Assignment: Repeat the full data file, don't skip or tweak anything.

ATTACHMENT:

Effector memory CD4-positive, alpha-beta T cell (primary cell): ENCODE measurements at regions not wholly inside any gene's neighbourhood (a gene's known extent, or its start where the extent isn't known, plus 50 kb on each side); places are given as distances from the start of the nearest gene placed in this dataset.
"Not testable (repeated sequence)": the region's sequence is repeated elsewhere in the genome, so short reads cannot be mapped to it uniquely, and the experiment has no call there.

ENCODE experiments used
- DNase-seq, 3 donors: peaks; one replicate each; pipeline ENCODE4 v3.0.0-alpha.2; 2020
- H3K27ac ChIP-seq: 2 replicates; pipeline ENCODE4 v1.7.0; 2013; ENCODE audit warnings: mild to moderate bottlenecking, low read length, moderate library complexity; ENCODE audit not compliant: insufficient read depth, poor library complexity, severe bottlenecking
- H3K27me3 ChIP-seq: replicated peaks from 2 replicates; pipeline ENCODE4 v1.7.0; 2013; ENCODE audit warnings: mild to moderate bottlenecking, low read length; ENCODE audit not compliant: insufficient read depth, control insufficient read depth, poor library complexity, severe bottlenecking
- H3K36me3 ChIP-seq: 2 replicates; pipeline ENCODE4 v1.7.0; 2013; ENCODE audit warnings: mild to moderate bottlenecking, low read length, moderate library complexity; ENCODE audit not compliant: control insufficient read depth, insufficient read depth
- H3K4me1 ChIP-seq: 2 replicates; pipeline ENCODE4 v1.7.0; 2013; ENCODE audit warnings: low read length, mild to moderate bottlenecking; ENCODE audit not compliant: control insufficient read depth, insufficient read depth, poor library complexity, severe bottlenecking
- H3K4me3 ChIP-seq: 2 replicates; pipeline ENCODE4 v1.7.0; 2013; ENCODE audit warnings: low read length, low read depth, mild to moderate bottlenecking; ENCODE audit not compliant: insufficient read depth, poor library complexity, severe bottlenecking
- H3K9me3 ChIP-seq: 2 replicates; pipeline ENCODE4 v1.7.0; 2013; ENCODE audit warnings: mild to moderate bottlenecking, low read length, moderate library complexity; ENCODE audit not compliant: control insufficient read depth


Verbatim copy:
Effector memory CD4-positive, alpha-beta T cell (primary cell): ENCODE measurements at regions not wholly inside any gene's neighbourhood (a gene's known extent, or its start where the extent isn't known, plus 50 kb on each side); places are given as distances from the start of the nearest gene placed in this dataset.
"Not testable (repeated sequence)": the region's sequence is repeated elsewhere in the genome, so short reads cannot be mapped to it uniquely, and the experiment has no call there.

ENCODE experiments used
- DNase-seq, 3 donors: peaks; one replicate each; pipeline ENCODE4 v3.0.0-alpha.2; 2020
- H3K27ac ChIP-seq: 2 replicates; pipeline ENCODE4 v1.7.0; 2013; ENCODE audit warnings: mild to moderate bottlenecking, low read length, moderate library complexity; ENCODE audit not compliant: insufficient read depth, poor library complexity, severe bottlenecking
- H3K27me3 ChIP-seq: replicated peaks from 2 replicates; pipeline ENCODE4 v1.7.0; 2013; ENCODE audit warnings: mild to moderate bottlenecking, low read length; ENCODE audit not compliant: insufficient read depth, control insufficient read depth, poor library complexity, severe bottlenecking
- H3K36me3 ChIP-seq: 2 replicates; pipeline ENCODE4 v1.7.0; 2013; ENCODE audit warnings: mild to moderate bottlenecking, low read length, moderate library complexity; ENCODE audit not compliant: control insufficient read depth, insufficient read depth
- H3K4me1 ChIP-seq: 2 replicates; pipeline ENCODE4 v1.7.0; 2013; ENCODE audit warnings: low read length, mild to moderate bottlenecking; ENCODE audit not compliant: control insufficient read depth, insufficient read depth, poor library complexity, severe bottlenecking
- H3K4me3 ChIP-seq: 2 replicates; pipeline ENCODE4 v1.7.0; 2013; ENCODE audit warnings: low read length, low read depth, mild to moderate bottlenecking; ENCODE audit not compliant: insufficient read depth, poor library complexity, severe bottlenecking
- H3K9me3 ChIP-seq: 2 replicates; pipeline ENCODE4 v1.7.0; 2013; ENCODE audit warnings: mild to moderate bottlenecking, low read length, moderate library complexity; ENCODE audit not compliant: control insufficient read depth